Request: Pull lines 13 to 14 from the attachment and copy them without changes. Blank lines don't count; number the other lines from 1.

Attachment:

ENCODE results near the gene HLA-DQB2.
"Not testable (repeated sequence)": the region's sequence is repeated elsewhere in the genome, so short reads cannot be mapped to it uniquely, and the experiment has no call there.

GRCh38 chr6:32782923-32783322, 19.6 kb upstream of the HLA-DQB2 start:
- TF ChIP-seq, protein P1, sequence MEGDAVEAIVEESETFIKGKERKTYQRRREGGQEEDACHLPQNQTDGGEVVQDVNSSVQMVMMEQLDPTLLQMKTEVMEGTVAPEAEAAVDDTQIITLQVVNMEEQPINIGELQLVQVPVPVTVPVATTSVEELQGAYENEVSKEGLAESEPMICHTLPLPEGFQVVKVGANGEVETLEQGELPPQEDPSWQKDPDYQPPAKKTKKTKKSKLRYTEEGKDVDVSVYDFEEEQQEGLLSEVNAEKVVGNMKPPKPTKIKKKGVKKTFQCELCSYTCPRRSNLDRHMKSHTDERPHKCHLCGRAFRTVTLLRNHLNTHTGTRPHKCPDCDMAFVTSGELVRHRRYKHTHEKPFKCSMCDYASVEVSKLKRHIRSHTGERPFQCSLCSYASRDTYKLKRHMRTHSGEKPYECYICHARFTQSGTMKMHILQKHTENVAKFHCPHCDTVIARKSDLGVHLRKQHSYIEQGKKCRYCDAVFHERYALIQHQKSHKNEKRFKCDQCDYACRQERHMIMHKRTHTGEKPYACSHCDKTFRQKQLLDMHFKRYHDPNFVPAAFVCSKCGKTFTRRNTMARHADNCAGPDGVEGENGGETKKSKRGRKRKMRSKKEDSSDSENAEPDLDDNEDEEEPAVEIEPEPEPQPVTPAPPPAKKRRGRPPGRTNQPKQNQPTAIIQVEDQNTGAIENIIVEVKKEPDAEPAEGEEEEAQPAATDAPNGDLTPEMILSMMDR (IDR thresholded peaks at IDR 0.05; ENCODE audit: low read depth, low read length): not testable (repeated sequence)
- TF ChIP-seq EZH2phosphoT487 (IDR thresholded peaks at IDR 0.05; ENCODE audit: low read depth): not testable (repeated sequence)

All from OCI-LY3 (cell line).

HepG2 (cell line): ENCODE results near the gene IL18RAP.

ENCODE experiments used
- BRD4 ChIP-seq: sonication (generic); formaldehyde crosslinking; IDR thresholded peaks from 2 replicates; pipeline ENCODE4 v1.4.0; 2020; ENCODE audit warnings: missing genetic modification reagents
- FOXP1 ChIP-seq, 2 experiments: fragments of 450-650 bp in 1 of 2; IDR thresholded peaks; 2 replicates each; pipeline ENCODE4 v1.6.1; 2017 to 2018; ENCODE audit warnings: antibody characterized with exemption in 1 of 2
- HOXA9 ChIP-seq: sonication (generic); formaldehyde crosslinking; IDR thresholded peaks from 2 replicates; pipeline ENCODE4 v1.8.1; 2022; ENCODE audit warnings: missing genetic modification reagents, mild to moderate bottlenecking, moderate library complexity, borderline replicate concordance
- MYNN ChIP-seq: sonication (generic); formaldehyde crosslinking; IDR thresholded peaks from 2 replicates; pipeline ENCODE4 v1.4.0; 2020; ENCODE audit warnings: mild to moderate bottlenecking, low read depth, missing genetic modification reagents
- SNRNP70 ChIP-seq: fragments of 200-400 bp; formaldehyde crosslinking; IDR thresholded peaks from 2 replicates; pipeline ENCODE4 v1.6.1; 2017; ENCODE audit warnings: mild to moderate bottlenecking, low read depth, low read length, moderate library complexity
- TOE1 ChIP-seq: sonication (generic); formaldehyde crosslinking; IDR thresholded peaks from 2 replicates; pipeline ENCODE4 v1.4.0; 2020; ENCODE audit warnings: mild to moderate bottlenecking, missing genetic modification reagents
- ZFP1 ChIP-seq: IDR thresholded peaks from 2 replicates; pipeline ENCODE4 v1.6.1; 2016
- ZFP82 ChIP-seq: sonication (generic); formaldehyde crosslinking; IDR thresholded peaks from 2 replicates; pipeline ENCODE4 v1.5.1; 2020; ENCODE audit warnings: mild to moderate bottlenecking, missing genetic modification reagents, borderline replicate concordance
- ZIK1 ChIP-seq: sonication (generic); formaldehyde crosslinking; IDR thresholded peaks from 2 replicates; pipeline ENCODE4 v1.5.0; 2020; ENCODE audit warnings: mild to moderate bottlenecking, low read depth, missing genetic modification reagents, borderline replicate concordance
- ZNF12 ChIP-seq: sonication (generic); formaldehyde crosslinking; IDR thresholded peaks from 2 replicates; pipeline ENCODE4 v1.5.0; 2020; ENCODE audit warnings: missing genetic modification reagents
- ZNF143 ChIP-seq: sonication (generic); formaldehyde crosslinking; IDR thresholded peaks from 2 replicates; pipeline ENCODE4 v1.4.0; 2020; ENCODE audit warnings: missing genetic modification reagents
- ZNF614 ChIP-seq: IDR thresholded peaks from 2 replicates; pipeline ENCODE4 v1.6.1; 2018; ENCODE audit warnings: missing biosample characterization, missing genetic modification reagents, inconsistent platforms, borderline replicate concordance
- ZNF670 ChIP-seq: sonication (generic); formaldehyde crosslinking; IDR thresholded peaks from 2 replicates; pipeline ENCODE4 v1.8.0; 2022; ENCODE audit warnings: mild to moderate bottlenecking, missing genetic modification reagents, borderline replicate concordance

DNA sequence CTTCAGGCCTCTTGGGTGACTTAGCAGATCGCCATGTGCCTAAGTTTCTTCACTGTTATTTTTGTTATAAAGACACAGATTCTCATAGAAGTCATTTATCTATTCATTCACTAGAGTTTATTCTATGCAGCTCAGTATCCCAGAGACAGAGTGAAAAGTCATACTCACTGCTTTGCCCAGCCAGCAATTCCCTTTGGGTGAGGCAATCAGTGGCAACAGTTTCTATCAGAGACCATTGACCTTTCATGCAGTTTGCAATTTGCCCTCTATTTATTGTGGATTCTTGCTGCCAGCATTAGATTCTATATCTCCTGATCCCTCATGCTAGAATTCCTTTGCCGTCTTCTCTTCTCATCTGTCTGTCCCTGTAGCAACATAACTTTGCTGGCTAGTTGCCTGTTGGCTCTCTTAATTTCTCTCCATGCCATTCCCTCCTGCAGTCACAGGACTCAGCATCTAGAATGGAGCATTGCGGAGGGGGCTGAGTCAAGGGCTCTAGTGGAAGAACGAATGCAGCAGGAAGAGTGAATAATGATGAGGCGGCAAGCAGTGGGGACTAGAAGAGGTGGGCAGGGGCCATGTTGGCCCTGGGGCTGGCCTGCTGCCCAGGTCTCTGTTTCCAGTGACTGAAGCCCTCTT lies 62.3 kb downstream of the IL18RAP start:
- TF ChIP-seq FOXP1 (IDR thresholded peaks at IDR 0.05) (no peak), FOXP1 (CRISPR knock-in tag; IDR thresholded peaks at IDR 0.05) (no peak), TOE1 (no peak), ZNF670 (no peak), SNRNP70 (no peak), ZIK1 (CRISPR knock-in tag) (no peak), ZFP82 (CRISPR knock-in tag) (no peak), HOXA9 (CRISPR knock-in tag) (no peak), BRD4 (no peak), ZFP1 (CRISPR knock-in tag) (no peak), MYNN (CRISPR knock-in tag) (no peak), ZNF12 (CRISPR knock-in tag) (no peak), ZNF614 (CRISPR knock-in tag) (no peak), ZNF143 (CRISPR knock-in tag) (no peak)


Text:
- SNRNP70 ChIP-seq: fragments of 200-400 bp; formaldehyde crosslinking; IDR thresholded peaks from 2 replicates; pipeline ENCODE4 v1.6.1; 2017; ENCODE audit warnings: mild to moderate bottlenecking, low read depth, low read length, moderate library complexity
- TOE1 ChIP-seq: sonication (generic); formaldehyde crosslinking; IDR thresholded peaks from 2 replicates; pipeline ENCODE4 v1.4.0; 2020; ENCODE audit warnings: mild to moderate bottlenecking, missing genetic modification reagents